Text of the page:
Use a metal straw to make a hole at the top of the clay Christmas ornaments for hanging, (See tip below).
Run a wet fingertip along the edges of the clay ornaments to soften the edges.
TIP: If you keep the metal straw in a jar of water, the clay will not get clogged inside it when you make the hole. I added a small amount of water to the glass jar containing my damp sponge. If you don't have a metal straw, the top of an eyeliner pencil (or similar) will work just as well.
How to make patterns in air dry clay
- To give you a few ideas, here are a few of the things you could use to make patterns in your air dry clay:
- Evergreen cuttings
- Lace ribbons
- Wooden Christmas decorations
- Bubble wrap
- Dried or faux flower stems
Can you stamp on air dry clay?
Yes! You can use any sort of stamps to make patterns in air dry clay.
Making Christmas ornament hangers
To finish off my clay Christmas ornaments, I used some jute string for a hanger. I threaded three wooden beads onto the hanger before tying it off with a simple knot.
You could also use a pretty ribbon of your choice to make hangers for your air dry clay ornaments.
How to dry air dry clay decorations
Lay the air dry clay Christmas decorations on a piece of baking paper to dry.
After a few hours, you will notice the edges of the ornaments start to turn white, this is just a part of the drying process.
If you notice the clay ornaments start to turn up at the edges, turn them over onto the other side.
How do you keep air dry clay from cracking?
If air dry clay dries too fast, cracking can occur. Place the clay Christmas ornaments on a sheet of baking paper out of the direct sun.
Turn the clay ornaments every so often so that they dry evenly on both sides.
Rolling air dry clay too thin can cause cracks when drying. Using a thickness guide should avoid that.
How do you fix cracks in air dry clay?
If you start to see cracks in the air dry clay ornaments once they start drying, it means they are drying out too fast. Cracking is usually caused by the water in the clay evaporating too quickly. Here's a simple fix.
Using your finger or a small paintbrush, smooth out the cracks with 'Slip' (see below) then return the ornaments to a cooler place to dry.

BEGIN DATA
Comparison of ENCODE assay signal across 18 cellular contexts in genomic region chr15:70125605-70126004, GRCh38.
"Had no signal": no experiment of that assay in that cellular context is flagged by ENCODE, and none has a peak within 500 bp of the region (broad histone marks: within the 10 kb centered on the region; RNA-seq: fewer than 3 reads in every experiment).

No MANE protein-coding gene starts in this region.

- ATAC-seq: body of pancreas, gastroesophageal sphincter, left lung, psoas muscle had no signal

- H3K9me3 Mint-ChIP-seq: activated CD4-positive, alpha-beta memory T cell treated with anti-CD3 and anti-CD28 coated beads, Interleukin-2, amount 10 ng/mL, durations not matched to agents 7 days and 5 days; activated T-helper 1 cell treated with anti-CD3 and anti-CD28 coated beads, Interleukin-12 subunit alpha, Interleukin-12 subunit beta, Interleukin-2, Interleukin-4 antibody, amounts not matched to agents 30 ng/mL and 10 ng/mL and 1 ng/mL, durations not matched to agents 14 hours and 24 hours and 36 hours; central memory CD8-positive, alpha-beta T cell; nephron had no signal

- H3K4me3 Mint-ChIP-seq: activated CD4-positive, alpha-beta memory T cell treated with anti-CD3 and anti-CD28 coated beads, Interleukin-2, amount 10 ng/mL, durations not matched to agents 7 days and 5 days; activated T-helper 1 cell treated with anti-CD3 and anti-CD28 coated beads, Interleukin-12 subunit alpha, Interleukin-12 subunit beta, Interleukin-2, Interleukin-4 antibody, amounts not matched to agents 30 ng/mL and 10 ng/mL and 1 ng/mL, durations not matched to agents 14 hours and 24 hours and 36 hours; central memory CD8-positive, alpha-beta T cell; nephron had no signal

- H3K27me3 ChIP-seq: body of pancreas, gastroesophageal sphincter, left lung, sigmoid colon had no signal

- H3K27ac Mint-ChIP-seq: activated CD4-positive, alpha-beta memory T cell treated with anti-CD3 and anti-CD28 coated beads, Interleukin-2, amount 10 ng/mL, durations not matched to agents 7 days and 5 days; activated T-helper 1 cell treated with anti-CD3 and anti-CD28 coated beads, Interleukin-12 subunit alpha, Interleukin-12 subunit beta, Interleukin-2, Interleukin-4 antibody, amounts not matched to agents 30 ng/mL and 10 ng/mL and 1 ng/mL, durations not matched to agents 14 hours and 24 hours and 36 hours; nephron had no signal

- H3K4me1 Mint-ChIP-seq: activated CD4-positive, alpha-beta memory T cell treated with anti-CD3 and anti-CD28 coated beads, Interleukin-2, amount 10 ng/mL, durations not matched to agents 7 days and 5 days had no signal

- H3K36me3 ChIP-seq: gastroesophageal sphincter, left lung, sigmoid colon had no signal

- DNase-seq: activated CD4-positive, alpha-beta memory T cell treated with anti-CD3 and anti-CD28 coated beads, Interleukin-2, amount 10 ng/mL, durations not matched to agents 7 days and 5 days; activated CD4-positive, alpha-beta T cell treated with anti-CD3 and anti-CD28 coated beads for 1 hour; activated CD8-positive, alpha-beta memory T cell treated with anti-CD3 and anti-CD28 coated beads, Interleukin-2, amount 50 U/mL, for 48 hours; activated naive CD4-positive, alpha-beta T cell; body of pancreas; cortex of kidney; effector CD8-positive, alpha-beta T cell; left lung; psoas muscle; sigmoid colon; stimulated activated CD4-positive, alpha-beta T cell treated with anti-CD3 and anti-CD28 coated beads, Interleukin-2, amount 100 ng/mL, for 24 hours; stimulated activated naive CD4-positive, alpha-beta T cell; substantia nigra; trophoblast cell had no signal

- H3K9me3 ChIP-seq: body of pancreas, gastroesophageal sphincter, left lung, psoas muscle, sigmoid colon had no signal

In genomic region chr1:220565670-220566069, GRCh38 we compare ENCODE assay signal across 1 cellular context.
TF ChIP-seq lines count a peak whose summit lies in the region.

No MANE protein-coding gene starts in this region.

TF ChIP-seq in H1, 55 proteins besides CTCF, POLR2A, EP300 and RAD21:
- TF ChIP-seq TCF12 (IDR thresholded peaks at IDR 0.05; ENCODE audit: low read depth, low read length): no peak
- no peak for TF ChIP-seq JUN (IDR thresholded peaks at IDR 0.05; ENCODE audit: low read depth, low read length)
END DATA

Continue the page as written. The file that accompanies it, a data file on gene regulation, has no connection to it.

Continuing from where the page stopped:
What is air dry clay slip?
Slip is a mixture of clay and water. It is used to cover cracks in the clay or to adhere pieces of clay together.
To make slip, add a small amount of air dry clay to a drop of water in an old jar. Keep adding water and mixing until the mixture looks like heavy cream.
Can you dry air dry clay with a hairdryer?
Air dry clay projects need to dry slowly and naturally to avoid cracking (see above). If you try to force the drying time by using a hairdryer to dry your ornaments, you may start to see cracks occurring.
How long does air dry clay take to harden?
It depends on the size of your project. Small items like these air dry clay ornaments should take around twenty-four to forty-eight hours to dry. As mentioned above, turning the ornaments every few hours will help the clay dry evenly on both sides.
How do you store air dry clay without drying it out?
If you have air dry clay left over after finishing your project, here's how to store it correctly.
- Re-wrap the clay in the original wrapper and fasten it with an elastic band.
- Place the package of clay into an air-tight container. A glass jar works well for this.
Watch it on YouTube
If you'd like to watch the video showing how I made these air dry clay Christmas ornaments, you can see it on YouTube here:
Air dry clay ornaments - YouTube
I hope you enjoyed learning how to make these simple air dry clay Christmas ornaments. Let me know in the comments below, if you would make these and if so, how you would use them.
These posts are good too
Christmas ornament blog hop
I've teamed up with some of my lovely blogger friends for a Christmas ornament blog hop. Thanks to Kippie of Kippi at home for organising the blog hop.
Don't forget to visit all of my friends' posts too! Find the photos and links below.
Kippi from Kippi At Home says that these Buffalo Plaid Ornaments are super easy to make. Use twigs from your yard and your favorite ribbon.
This festive rustic wooden Christmas star ornament from Rebecca at Zucchini Sisters is inexpensive and simple to make using twigs and dollar store craft supplies.
These DIY snowman ornaments from Janet at A Life Of Balance are the cutest snowmen ever!! They are just adorable. Here’s a step-by-step tutorial on how to make snowman ornaments.
Meegan of Meegan makes shows us how to create a new look & style by learning How To Embellish Christmas Ornaments with vintage pins and brooches. Add pretty ribbons and tulle, too.
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This project was shared at 'A Strol Thru Life'